The Digital Economy

Are We Tumbling Toward an Adults-Only Internet?

Meg Leta Jones, Mac Milin Kiran and Cal Newport argue that the introduction of age verification mechanisms in proposed child online safety legislation may unintentionally result in an adults-only internet, as platforms opt to deny access to children rather than implement complex compliance measures. This potential outcome necessitates a fundamental debate about the intended audience of the internet and the balance between protecting children and preserving their rights to access and expression in the digital realm.

Digital Empires

The following is an excerpt from the book Digital Empires - The Global Battle to Regulate Technology by Anu Bradford, published by Oxford University Press and reprinted here by permission. Check out today's Stigler Center webinar with Bradford in conversation with Filippo Lancieri about her new book.

Consumer Welfare Will Determine the Outcome of the Apple Lawsuit

At the heart of the government’s lawsuit against Apple is if the tech company’s practices of tying and refusing to deal truly enhance the performance and security of the iPhone and its ancillary services. The complaint indicates that the outcome of the case will be determined by the consumer welfare standard, writes Herbert Hovenkamp.

Does Apple Stifle or Promote Innovation?

The answer is both. How so? The recent antitrust complaint against Apple heralds a pivotal shift in understanding the influence of tech giants on innovation in the digital realm. This article highlights three key takeaways. 

The DOJ Seeks To Unbundle Apple’s Core

Randy Picker reviews the context of the Department of Justice’s lawsuit against Apple and the questions of merit and the competitive obligations of dominant firms driving the case.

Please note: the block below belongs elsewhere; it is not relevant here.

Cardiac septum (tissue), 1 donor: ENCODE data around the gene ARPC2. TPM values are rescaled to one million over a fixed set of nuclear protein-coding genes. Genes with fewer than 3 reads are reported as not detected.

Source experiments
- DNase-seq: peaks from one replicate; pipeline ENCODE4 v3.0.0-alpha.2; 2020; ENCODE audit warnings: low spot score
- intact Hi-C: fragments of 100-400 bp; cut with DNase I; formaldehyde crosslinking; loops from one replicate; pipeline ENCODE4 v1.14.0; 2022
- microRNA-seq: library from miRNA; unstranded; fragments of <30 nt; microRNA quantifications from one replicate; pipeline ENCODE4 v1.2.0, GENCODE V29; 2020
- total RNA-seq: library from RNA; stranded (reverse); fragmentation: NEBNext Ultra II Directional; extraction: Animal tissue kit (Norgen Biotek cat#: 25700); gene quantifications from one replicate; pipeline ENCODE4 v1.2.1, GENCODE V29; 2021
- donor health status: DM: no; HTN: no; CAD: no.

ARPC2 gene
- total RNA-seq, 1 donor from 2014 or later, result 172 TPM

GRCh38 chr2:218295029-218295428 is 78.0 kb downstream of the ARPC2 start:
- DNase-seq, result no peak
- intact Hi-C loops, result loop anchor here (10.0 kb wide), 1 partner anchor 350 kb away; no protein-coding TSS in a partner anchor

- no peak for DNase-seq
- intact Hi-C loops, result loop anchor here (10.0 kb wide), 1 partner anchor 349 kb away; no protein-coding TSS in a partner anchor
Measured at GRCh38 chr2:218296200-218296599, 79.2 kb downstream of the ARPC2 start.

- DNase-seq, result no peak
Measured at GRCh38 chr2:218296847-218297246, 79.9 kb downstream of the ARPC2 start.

At Stake in the Apple Case Is Foregone and Future Innovation

Fiona Scott Morton provides her initial thoughts on the Department of Justice’s lawsuit against Apple, how it compares to current and past tech cases, and the arguments she anticipates each side will make.

The Eight Features Defining Emergent Competition Policy for the Digital Era

Drawing on new research, Oles Andriychuk identifies eight defining features of the European Union’s and United Kingdom’s new laws to regulate competition in digital markets that transform how we understand competition policy.

Musk’s Lawsuit Ponders if Nonprofit Governance Can Protect a Social Mission

One of the questions that Elon Musk’s lawsuit against OpenAI and its CEO, Sam Altman, raises is whether Microsoft’s involvement in changes to OpenAI’s board in November violated nonprofit law. Benjamin Leff assesses this challenge and if current nonprofit law is capable of monitoring nonprofit behavior in its current form.

Does Elon Musk’s Lawsuit Against OpenAI Have Merit?

Two professors of law assess the merits and questions raised by Musk's recent lawsuit against OpenAI and its CEO, Sam Altman.

The European Commission Fines Apple 1.84 Billion Euros and Spotify Still Isn’t Happy

The European Commission has fined Apple for abusing its App Store. The Commission did not mention Spotify, but the fine appears to answer the music streaming platform’s complaint that Apple’s App Store fees to developers are too high. But now that Spotify has seen Apple’s new approach under Europe’s new Digital Markets Act, Spotify is still unhappy, highlighting the flaws of Spotify’s original complaint and the Commission’s fine, writes Randy Picker.

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